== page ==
Do we really live as a completely natural species right now?

In the “Pro and Con” article by Harris and Darnovsky, they both discuss the idea of embryo modification being unnatural. Harris points out that “this argument rests on the premise that natural is inherently good,” (Harris 1). With disease being a natural phenomenon that people widely accept as a negative possibility, the idea of being able to edit this out of the realm of possibility is almost as exciting as it can get. Now, as a counter argument, “making irreversible changes to every cell in the bodies of future children and all their descendants would constitute risky human experimentation,” (Darnovsky 3). Just the thought of how much physical research would have to be done in order to get full approval for such procedures is terrifying. However, looking back on when vaccines were being developed, there were many stages of trial and error. One example currently is the progress towards a vaccine that would slow and/or halt the onset of Huntington’s disease. Why choose to not allow gene editing experiments due to danger of the unknown when we are practicing very similar unnatural experimentation already?

At the moment, I believe it should be allowed. There are many horrible, long, drawn out fatal diseases that could potentially be removed from humans using CRISPR technology. Some of those diseases are caused by one small mutation in a human gene sequence. I think that is where the line should be drawn, though. For an example, I don’t think there should be the choice to “order” an offspring that is taller. Height is determined by numerous gene sequences and the process to set someone’s height would take a long time with much higher risk for accidental alterations. Height is also rarely correlated as a sole factor for a life worse-off.

2 thoughts on “Do we really live as a completely natural species right now?”

  1. Nice blog nick you bring up some really good points. One point that also stuck with me as i read the articles, was the chance of removing fatal diseases. There are pros and cons to such modifications in the human body. But being able to edit those without the danger of the unknown could be risky. Even if we have similar experimentation. I also come at a crossroads with if we should be allowed to have gene editing done on humans. I don’t think we should just because in the long run i do feel like people will lose site of the positive aspect of it. There should be a line drawn.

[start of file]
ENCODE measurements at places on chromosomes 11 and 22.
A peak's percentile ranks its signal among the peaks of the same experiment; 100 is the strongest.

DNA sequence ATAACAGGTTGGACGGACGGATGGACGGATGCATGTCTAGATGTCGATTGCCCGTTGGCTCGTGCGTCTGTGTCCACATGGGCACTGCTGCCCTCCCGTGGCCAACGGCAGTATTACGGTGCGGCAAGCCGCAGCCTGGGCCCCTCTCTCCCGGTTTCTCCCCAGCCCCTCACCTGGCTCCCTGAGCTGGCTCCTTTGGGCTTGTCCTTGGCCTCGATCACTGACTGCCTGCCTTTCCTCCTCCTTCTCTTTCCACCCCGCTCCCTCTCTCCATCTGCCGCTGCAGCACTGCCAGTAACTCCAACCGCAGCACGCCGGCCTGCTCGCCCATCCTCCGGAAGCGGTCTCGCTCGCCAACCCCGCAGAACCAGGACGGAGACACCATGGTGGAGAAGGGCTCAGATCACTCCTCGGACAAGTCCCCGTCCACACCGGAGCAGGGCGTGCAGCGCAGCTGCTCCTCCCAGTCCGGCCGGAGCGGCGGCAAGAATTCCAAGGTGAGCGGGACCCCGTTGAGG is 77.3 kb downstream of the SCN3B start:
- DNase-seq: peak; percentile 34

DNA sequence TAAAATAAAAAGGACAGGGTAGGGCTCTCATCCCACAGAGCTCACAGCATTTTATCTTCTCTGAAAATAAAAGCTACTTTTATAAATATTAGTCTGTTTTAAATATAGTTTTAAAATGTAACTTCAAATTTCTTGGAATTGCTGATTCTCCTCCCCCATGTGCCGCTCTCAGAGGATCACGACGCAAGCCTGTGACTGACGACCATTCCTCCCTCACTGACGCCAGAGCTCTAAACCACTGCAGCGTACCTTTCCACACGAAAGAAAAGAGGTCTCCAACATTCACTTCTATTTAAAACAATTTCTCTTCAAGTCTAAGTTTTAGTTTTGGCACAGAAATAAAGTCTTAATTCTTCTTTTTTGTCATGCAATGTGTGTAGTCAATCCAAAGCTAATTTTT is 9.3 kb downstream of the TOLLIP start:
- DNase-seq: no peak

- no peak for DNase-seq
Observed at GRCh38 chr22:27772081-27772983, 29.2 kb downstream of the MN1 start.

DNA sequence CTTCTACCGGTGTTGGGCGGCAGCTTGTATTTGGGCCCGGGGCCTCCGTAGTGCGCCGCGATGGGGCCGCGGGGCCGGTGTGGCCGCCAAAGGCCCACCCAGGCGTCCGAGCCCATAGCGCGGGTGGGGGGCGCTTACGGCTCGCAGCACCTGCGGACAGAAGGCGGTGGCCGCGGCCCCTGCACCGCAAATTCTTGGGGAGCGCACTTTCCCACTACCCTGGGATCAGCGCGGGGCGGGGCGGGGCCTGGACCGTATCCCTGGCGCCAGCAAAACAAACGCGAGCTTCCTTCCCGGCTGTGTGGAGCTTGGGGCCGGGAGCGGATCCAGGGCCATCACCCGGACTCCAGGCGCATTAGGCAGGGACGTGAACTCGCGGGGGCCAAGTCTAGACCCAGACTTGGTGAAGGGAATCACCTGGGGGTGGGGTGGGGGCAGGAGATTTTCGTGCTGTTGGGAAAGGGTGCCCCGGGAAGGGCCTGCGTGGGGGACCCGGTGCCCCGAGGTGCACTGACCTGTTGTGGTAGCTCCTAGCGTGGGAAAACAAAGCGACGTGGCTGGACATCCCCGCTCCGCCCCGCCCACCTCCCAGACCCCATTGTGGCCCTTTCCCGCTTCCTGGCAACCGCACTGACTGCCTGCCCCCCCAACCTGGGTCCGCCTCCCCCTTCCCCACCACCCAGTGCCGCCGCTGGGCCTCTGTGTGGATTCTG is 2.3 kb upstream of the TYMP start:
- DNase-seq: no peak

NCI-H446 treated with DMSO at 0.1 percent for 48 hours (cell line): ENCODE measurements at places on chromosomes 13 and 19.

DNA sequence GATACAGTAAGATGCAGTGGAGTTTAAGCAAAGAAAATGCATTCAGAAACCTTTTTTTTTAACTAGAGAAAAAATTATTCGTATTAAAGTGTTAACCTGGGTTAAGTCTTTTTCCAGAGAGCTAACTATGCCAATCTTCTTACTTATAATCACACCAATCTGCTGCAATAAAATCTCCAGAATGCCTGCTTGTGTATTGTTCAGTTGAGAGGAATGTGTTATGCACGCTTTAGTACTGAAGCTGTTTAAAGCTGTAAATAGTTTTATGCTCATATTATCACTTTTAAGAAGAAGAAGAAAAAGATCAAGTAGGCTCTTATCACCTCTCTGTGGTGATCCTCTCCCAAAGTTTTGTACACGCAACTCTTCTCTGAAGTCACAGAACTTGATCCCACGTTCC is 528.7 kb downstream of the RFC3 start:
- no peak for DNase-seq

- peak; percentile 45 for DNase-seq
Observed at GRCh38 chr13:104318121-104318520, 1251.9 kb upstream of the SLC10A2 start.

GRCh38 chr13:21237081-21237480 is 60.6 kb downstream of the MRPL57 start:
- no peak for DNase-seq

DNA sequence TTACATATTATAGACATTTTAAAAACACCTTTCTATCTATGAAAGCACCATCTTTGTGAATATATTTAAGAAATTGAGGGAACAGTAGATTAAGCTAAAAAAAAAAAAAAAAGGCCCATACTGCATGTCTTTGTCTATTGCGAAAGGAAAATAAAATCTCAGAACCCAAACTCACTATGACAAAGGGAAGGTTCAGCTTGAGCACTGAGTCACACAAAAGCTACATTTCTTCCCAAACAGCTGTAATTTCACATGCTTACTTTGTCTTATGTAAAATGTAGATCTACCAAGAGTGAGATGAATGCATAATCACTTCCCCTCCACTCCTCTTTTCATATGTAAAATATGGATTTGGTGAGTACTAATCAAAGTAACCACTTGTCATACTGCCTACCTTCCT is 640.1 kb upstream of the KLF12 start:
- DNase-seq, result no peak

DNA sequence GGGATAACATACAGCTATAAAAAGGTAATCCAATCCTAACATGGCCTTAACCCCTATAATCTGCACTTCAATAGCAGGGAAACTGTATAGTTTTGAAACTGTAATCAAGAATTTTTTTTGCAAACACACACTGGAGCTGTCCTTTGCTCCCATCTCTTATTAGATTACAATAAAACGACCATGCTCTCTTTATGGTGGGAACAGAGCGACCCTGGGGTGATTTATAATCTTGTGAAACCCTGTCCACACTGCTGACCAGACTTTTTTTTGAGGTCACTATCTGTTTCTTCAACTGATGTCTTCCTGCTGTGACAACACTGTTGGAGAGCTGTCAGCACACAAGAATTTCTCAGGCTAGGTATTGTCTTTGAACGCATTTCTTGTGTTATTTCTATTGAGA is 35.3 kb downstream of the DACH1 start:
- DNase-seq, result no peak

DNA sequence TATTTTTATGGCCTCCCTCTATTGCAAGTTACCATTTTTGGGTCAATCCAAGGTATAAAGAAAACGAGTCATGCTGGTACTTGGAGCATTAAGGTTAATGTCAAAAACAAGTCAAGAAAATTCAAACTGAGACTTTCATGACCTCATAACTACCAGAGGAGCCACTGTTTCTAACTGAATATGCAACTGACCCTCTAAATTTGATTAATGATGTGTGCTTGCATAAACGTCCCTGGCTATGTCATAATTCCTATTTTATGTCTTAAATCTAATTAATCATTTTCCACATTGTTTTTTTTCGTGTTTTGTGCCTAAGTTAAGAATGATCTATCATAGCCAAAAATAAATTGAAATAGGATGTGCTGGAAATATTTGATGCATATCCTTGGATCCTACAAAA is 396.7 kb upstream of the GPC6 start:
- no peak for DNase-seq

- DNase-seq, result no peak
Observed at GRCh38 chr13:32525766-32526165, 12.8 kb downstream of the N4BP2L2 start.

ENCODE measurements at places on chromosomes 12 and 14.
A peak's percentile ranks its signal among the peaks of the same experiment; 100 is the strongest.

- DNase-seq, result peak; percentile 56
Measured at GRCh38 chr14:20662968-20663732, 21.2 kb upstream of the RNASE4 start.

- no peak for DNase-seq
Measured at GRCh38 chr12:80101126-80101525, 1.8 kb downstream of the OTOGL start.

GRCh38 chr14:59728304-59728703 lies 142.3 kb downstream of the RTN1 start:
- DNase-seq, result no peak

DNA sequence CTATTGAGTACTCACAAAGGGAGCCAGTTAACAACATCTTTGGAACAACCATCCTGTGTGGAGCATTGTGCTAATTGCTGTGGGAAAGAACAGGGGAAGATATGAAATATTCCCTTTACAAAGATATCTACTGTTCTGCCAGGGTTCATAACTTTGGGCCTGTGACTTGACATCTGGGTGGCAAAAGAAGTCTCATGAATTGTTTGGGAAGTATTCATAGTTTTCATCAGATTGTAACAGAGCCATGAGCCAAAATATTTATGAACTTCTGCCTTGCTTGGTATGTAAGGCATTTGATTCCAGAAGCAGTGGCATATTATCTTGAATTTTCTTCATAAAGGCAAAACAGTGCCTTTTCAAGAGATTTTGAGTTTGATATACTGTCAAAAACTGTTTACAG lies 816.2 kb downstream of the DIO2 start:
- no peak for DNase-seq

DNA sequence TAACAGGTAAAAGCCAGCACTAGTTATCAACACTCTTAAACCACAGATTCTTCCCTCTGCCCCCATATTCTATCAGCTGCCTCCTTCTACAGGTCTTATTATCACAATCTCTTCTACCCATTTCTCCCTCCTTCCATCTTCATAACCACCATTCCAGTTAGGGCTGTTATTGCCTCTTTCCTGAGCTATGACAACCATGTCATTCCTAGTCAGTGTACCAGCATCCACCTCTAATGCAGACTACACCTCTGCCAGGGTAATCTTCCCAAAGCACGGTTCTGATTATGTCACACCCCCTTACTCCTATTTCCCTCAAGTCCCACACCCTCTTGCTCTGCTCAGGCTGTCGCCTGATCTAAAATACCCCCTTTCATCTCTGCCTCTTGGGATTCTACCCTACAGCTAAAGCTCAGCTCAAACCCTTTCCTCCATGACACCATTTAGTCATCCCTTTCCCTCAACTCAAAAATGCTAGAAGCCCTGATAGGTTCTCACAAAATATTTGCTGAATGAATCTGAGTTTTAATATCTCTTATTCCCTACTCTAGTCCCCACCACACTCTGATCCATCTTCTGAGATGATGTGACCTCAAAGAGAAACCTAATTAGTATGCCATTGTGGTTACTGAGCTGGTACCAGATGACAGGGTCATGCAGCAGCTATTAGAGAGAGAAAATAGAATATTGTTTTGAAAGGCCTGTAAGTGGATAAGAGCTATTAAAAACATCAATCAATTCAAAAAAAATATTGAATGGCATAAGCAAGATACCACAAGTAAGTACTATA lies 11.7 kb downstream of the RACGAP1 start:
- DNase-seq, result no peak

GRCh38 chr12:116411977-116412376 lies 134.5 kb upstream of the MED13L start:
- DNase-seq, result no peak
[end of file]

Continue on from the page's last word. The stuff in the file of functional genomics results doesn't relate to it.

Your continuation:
2. The ideas you have brought up from this week’s reading as well as your own discussion on the topic are really interesting and enjoyable to think about. I would definitely agree that with the amount of knowledge professionals have of the human genome there could be very positive uses but the “line” may be to difficult for society to agree upon. I believe once we successfully are able to remove a variety of single gene diseases there will be a strong push to continue experimentation and broaden the uses. Wether natural is considered good, bad or something else I still believe disease is an ebb and flow feature which does keep populations at more sustainable sizes. Lastly let me ensure I’m not saying that letting people suffer is sustainable or what I want but determining what diseases (genes) are allowed to be performed on seems like a long road of arguments.

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